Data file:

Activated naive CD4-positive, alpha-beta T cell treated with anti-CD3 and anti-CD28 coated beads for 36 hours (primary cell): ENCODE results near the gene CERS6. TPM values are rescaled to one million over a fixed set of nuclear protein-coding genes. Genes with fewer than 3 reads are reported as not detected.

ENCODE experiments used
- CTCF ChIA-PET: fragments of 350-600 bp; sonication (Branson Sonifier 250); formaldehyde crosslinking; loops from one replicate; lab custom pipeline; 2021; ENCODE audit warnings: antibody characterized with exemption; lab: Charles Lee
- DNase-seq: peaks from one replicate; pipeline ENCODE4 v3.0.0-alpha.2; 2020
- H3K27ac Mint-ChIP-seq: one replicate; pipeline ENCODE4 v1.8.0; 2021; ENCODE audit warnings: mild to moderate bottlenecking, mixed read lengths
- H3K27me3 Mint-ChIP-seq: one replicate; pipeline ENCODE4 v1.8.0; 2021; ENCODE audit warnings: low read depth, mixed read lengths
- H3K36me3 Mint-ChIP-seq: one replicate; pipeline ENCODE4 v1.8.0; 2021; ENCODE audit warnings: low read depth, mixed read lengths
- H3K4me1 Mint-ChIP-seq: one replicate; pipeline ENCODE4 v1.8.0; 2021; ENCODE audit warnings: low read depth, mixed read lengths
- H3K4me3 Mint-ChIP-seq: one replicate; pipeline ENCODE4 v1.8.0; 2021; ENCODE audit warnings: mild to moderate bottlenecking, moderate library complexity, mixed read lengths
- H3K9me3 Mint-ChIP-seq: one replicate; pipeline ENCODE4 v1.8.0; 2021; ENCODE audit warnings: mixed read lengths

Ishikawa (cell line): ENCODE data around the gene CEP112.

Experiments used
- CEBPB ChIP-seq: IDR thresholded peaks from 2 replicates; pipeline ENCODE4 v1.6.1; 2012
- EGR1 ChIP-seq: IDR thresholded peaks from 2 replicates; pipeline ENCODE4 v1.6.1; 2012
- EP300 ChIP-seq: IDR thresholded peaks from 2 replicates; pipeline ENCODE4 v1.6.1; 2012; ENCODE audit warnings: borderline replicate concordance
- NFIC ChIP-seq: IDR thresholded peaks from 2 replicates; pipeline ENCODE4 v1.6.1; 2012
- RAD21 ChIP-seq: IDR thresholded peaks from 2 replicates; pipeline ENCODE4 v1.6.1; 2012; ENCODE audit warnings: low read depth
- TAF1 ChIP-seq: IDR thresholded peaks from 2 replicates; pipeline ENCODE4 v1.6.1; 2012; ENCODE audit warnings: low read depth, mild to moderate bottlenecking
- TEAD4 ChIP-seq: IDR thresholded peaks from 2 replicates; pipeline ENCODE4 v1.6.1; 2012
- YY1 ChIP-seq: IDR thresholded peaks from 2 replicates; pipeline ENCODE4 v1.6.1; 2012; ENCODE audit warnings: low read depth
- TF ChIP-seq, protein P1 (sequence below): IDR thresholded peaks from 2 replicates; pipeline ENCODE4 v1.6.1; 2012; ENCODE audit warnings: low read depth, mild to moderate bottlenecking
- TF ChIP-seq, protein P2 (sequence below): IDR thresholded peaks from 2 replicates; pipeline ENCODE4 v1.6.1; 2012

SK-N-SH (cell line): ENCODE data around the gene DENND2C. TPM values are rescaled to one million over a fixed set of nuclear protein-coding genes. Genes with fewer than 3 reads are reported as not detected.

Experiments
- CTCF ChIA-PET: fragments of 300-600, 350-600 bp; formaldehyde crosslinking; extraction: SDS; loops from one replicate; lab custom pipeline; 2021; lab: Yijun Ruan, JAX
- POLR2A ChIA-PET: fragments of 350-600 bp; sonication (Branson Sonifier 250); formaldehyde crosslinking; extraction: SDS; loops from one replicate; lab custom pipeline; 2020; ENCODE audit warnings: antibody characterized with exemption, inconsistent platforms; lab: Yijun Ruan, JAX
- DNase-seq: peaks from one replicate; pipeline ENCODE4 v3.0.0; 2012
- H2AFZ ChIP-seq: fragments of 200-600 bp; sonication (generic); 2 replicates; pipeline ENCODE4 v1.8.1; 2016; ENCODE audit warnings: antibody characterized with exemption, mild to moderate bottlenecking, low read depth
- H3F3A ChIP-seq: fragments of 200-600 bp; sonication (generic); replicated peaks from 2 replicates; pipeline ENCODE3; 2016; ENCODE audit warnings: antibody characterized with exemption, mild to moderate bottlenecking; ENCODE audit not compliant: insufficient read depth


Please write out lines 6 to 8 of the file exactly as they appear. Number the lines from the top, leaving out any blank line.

- H3K27me3 Mint-ChIP-seq: one replicate; pipeline ENCODE4 v1.8.0; 2021; ENCODE audit warnings: low read depth, mixed read lengths
- H3K36me3 Mint-ChIP-seq: one replicate; pipeline ENCODE4 v1.8.0; 2021; ENCODE audit warnings: low read depth, mixed read lengths
- H3K4me1 Mint-ChIP-seq: one replicate; pipeline ENCODE4 v1.8.0; 2021; ENCODE audit warnings: low read depth, mixed read lengths